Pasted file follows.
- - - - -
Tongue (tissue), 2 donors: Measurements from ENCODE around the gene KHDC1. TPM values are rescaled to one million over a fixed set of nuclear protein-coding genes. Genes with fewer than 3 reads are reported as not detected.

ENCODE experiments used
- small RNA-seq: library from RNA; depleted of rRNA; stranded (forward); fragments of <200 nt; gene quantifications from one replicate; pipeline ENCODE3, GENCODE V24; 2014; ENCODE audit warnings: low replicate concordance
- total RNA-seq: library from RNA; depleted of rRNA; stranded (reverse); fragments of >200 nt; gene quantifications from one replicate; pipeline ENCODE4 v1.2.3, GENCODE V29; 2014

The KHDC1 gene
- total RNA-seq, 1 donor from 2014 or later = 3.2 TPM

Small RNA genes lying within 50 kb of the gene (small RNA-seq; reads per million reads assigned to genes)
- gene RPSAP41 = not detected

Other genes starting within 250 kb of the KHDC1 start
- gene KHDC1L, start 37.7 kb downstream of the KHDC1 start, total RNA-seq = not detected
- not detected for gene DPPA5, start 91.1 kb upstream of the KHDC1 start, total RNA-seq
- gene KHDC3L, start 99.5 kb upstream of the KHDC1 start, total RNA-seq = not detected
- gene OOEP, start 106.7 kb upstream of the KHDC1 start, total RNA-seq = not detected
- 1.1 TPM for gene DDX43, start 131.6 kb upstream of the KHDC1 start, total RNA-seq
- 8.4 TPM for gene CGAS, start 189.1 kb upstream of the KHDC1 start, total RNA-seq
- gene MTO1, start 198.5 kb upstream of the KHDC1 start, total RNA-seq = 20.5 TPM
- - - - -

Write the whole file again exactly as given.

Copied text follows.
Tongue (tissue), 2 donors: Measurements from ENCODE around the gene KHDC1. TPM values are rescaled to one million over a fixed set of nuclear protein-coding genes. Genes with fewer than 3 reads are reported as not detected.

ENCODE experiments used
- small RNA-seq: library from RNA; depleted of rRNA; stranded (forward); fragments of <200 nt; gene quantifications from one replicate; pipeline ENCODE3, GENCODE V24; 2014; ENCODE audit warnings: low replicate concordance
- total RNA-seq: library from RNA; depleted of rRNA; stranded (reverse); fragments of >200 nt; gene quantifications from one replicate; pipeline ENCODE4 v1.2.3, GENCODE V29; 2014

The KHDC1 gene
- total RNA-seq, 1 donor from 2014 or later = 3.2 TPM

Small RNA genes lying within 50 kb of the gene (small RNA-seq; reads per million reads assigned to genes)
- gene RPSAP41 = not detected

Other genes starting within 250 kb of the KHDC1 start
- gene KHDC1L, start 37.7 kb downstream of the KHDC1 start, total RNA-seq = not detected
- not detected for gene DPPA5, start 91.1 kb upstream of the KHDC1 start, total RNA-seq
- gene KHDC3L, start 99.5 kb upstream of the KHDC1 start, total RNA-seq = not detected
- gene OOEP, start 106.7 kb upstream of the KHDC1 start, total RNA-seq = not detected
- 1.1 TPM for gene DDX43, start 131.6 kb upstream of the KHDC1 start, total RNA-seq
- 8.4 TPM for gene CGAS, start 189.1 kb upstream of the KHDC1 start, total RNA-seq
- gene MTO1, start 198.5 kb upstream of the KHDC1 start, total RNA-seq = 20.5 TPM